I am having fun with electronics! As you know if you have been reading this blog, there is a national conference next week in Miami called "Rail-Volution" and it deals with creating more mass transit opportunities and encouraging unique development opportunities around them. They named me "Tour Coordinator" which I consider an honor. These are professionals from around the country (world?) that are focused on converting the way we get around to more environmentally sensitive methods - that is finding ways of getting people out of their single passenger fossil fuel burning automobile and into other environmentally sensitive means of transportation.

What is going to happen is that a group is coming up to Lake Worth on a bus next Wednesday morning. I volunteered to give an overall orientation and introduction to Lake Worth to the people who signed up for the day trip as part of the conference. We are going to spend the day looking at and dissecting the area around the Tri-Rail station. This is all consistent with what the City has done in its master plan to encourage transit related development around the station. This will include the area around the Community College to the west too.

Anyway, I've started working on my presentation. Initially I thought of doing a Powerpoint on the bus and narrate it while in motion. I've decided against that now - too many moving parts. What I have done is download some video editing software and I plan to either do a powerpoint that I can pre-record with a voice over courtesy of the new software or create a video through the same program. Whatever size of file will be too large to post here, but let me know if you'd like a final copy.

As part of the learning curve, I have already realized that my camcorder is not up to the task. That piece of electronics was purchased about 2 1/2 years ago. Figured out that I needed some software and immediately assumed (you know what happens when you assume - if you don't, e-mail me and I will tell you!) that I could get the software that came with the camcorder (which has long since disappeared) from the JVC website, the manufacturer of the camcorder. Well, no such luck. My call to customer service (those wonderful 800 numbers) eventually told me that the software had long since been discontinued and was not available on line. Planned obsolescence for sure. Then, a light bulb went off and I remembered that I wa susing another laptop at the time and it did have the software installed. Eureka! It worked. But only after spending about two hours yesterday getting video and then realized, after buying two cords from Radio Shack (total $60) that it only could send images to the computer that were about the size of a postage stamp. Not good to see on a bus with screens equally as small. Back to the drawing board.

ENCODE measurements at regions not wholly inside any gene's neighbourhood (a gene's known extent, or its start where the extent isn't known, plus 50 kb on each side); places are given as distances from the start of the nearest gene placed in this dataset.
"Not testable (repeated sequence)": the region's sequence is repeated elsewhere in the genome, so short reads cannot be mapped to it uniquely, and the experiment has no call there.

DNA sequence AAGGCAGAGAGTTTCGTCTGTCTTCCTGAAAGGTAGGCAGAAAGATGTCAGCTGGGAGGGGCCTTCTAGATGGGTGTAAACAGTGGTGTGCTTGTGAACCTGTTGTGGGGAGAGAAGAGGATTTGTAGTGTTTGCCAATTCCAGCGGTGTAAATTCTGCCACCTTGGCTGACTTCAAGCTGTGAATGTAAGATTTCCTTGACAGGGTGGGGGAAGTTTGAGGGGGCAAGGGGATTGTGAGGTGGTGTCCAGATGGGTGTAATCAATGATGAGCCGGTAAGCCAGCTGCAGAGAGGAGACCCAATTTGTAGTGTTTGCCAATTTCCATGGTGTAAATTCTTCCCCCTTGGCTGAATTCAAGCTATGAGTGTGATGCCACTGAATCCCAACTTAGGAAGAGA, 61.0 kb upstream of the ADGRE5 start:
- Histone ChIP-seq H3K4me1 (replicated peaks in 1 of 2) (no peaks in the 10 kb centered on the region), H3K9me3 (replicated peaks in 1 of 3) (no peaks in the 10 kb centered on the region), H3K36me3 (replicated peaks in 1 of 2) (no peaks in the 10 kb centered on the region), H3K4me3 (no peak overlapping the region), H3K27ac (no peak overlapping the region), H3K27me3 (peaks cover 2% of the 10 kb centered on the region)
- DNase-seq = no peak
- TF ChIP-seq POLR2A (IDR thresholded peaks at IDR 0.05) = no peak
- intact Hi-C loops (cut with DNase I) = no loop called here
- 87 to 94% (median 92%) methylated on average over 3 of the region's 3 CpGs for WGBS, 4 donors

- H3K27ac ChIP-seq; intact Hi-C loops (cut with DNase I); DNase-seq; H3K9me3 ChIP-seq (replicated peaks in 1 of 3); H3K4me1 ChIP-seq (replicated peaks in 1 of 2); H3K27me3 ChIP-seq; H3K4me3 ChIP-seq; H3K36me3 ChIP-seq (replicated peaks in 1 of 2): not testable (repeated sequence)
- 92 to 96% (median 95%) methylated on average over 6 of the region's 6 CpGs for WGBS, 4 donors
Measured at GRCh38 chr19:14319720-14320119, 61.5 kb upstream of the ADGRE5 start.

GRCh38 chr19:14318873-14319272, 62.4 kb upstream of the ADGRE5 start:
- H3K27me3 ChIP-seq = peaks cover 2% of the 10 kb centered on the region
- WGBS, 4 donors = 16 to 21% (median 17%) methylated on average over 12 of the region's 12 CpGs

So, I went out again today and used my digital camera's video function to see how that would work. Got back, downloaded the miscellaneous video pieces on my laptop and found out they were all .mov files that my new editing program doesn't recognize. Then I did a Google search for "convert mov to avi" (avi is what the program recognizes) and downloaded a freeware program to convert that. No problem. Files converted.

I experimented with a small video with titles and transitions that I am currently uploading to my blog while I am writing this. The whole "embedding" thing didn't work too well (not at all). So I am trying this. Still have yet to have success. The Blogger limit is 100 mb and the upload is 90 mb. Now it keeps re-setting for some reason.